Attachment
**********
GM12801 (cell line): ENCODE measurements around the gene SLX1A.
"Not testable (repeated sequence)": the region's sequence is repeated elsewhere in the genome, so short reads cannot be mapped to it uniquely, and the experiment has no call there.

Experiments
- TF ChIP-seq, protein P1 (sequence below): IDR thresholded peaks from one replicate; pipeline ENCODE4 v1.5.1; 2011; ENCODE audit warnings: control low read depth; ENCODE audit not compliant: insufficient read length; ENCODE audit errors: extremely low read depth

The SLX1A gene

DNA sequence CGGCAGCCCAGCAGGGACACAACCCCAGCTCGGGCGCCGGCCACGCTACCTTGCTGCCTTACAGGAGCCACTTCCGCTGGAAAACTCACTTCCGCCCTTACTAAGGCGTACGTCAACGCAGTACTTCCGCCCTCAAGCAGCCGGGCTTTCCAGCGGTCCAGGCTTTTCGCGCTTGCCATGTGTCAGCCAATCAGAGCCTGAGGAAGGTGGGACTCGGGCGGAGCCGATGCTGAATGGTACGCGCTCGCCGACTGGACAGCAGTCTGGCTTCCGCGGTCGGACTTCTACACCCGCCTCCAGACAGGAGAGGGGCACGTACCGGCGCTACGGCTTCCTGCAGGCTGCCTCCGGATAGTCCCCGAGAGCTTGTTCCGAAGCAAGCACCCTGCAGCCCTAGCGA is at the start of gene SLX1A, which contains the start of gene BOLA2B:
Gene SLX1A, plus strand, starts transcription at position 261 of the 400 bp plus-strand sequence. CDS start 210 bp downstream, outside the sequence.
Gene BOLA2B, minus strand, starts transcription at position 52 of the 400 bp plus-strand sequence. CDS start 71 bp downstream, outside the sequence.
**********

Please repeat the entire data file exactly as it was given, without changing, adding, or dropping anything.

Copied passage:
GM12801 (cell line): ENCODE measurements around the gene SLX1A.
"Not testable (repeated sequence)": the region's sequence is repeated elsewhere in the genome, so short reads cannot be mapped to it uniquely, and the experiment has no call there.

Experiments
- TF ChIP-seq, protein P1 (sequence below): IDR thresholded peaks from one replicate; pipeline ENCODE4 v1.5.1; 2011; ENCODE audit warnings: control low read depth; ENCODE audit not compliant: insufficient read length; ENCODE audit errors: extremely low read depth

The SLX1A gene

DNA sequence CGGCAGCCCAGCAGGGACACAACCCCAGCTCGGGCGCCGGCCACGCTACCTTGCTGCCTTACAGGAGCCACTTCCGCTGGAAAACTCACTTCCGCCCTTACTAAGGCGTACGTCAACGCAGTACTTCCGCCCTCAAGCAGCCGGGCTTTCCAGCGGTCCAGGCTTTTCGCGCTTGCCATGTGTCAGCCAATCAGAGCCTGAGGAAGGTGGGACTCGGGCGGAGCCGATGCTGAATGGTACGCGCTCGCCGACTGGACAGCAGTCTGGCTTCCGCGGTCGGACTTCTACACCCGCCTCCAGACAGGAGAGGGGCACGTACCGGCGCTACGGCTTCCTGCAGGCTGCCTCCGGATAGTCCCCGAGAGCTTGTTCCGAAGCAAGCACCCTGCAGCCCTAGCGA is at the start of gene SLX1A, which contains the start of gene BOLA2B:
Gene SLX1A, plus strand, starts transcription at position 261 of the 400 bp plus-strand sequence. CDS start 210 bp downstream, outside the sequence.
Gene BOLA2B, minus strand, starts transcription at position 52 of the 400 bp plus-strand sequence. CDS start 71 bp downstream, outside the sequence.